Misread clue as "Like the Kardashians ethically". Was stumped until I reread the clue.

Small Town Blogger 8:07 AM  

Natick for me with Tati crossing Peeta. Never heard of either one.

Aketi 8:25 AM  
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Danielle 8:38 AM  

As someone born in 1984, this was a total slog. Reminds me of when someone has a Trivial Pursuit game at their house that they bought in 1973 so I go from a normally good player to totally in the dark.

Been crosswording seriously since I was about 20 and I remembering thinking that the older I got, the more I’d know and the better I’d be. This crossword proved that I will still never get there some days.

Cassieopia 8:42 AM  

First, thanks to this blog & posters, I have started solving Sundays without reading the theme. Makes the solving experience more satisfying.

Pun lover here, so adored this pun filled puzzle with some great clues and some great words. The L'Eggs one made me truly laugh out loud. We get ancient baseball clues all the time, why not ancient pantyhose clues? Turnabout is fair play.

Favorite word: MASSIF. The word is so grand, so heavy and solid in its bearing; it perfectly describes the uplift from tectonic plates crashing into each other. A massive event and a massive result deserve a massif word.

RonDA before RHODA held me up a bit, and I too scratched my head at the lone ORIOLE who took on the PIRATES. (Hi @jp flanigan)

IMIGHT put me in mind of my North Carolina friends, who occasionally throw out a "might could". As in, "I might could make it to dinner next Thursday" or "He might could join us". Anyone else suffer this hideous permutation of the English language? It's a solid basis for ditching those friends, but turns out they are pretty awesome people otherwise.

Absolutely delightful puzzle with LOL puns, thank you so much Ms. Margolin. "Tell me no lice" was simply brilliant.

mmorgan 8:43 AM  

"This puzzle is only for people who have been doing puzzles forever, and particularly for those who cut their teeth in a much earlier, much stodgier era."

Guilty as charged! I thought this was lots of fun and I particularly liked the themers -- all of them were clever and cute.

My only issues: TEENER led me to turn my face into something between a grimace and a wince, and TENTER was a miserable fail. I couldn't let go of rENTER and therefore was flummoxed by 62D. Oh well.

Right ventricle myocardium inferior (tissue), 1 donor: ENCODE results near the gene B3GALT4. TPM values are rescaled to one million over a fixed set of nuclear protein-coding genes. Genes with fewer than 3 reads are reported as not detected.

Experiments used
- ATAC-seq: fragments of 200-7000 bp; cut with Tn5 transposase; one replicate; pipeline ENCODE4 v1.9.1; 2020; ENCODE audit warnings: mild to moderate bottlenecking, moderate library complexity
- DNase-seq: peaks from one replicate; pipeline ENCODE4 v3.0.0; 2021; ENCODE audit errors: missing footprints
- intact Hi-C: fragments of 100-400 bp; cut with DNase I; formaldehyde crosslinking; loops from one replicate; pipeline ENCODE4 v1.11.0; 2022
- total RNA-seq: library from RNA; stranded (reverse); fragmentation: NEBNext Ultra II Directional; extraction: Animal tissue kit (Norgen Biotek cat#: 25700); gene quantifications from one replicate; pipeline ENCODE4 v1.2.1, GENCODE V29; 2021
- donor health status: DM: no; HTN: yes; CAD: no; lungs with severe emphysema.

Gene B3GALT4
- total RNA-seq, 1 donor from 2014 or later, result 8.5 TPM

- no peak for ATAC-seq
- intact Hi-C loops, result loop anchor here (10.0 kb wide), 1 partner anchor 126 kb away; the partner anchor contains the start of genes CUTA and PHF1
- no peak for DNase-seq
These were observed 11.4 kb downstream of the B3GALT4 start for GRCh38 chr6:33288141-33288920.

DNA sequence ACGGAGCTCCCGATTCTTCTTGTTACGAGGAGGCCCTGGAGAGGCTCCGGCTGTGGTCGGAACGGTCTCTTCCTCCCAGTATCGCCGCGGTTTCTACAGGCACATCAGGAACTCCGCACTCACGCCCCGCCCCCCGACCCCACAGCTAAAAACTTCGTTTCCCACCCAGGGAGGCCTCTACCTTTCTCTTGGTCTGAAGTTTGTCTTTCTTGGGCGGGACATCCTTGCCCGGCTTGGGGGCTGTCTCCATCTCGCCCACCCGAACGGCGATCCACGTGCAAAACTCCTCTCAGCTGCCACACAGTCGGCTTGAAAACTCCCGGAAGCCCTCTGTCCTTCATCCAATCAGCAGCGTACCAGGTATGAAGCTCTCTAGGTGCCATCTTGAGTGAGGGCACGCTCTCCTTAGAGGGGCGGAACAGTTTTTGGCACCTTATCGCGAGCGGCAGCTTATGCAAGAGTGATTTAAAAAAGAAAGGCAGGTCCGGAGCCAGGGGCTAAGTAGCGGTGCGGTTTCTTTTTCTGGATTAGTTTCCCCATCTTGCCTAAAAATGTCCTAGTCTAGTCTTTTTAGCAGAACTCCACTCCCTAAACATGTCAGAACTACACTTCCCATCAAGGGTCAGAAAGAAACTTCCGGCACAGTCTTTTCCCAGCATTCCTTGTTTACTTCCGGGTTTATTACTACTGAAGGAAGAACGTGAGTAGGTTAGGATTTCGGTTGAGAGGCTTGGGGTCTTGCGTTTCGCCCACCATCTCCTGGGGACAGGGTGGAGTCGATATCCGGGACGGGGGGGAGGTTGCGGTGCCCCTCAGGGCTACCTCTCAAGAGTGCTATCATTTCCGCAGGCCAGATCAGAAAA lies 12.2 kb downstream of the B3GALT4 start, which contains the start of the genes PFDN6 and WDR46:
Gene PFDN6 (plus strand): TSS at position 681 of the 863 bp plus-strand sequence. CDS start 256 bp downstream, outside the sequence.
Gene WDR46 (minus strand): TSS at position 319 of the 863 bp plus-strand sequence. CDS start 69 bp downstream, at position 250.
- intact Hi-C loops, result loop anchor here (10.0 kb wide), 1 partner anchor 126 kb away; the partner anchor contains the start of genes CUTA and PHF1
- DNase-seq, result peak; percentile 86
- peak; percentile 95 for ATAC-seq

But otherwise, this one's a winner in my book.

RooMonster 8:46 AM  

Hey All !
Started right out of the gate at 1A wrong, put in Orion. Next answer I wrote in also turned out wrong, rxs-MED. Third answer? bunnieS for RABBITS. Yikes. But solve did get better after that.

More wrongness/writeovers: Llc-LTD, chopS-FIRES,rENTER-TENTER (ouch, TENTER), irAN-OMAN, qUEsO-HUEVO.

Seemed quite a bit of misdirectional (CRYPTIC, if you will) clues today. Or could just be the ole brain refusing to work correctly. Lots of -ese/dreck it seemed, too. But the Themers were cool. All but two end in CE, so that threw me off with trying to get WARMANDFUSSY since I wrote in the CE at the end.

Did like the puz. Chuckled at the themers. This type of puz doesn't need a Revealer, and you don't automatically get the other themers once you figure out the trick. So that was cool.

100% correct today! Rarity for me on a SunPuz. ALLOW me a Woot-Woot!


Anonymous 8:50 AM  

In Syndie-land, (Chicago Sun-Times) on May 26, we got a reprint of an August 23, 2015 puzzle by Joel Fagliano called "Musical Remixes"

Mike E 8:53 AM  

Am I the only one who thought 19 Across was a misprint in the Sunday Magazine? Shouldn't it have said "glowing remainder" and not "reminder"? Anyway, struggled but completed what I thought was an entertaining albeit old-fashioned puzzle.

Anonymous 9:06 AM  

After reading Rex's comments, I know why I liked this puzzle. Im an old guy who's been doing the NYT xword since forever. Including clues in modern argot is simply intellectually inept and goes along with the direction this newspaper has taken over the last decade.

Anonymous 9:11 AM  

I have heard about "I might could" but never heard it in person.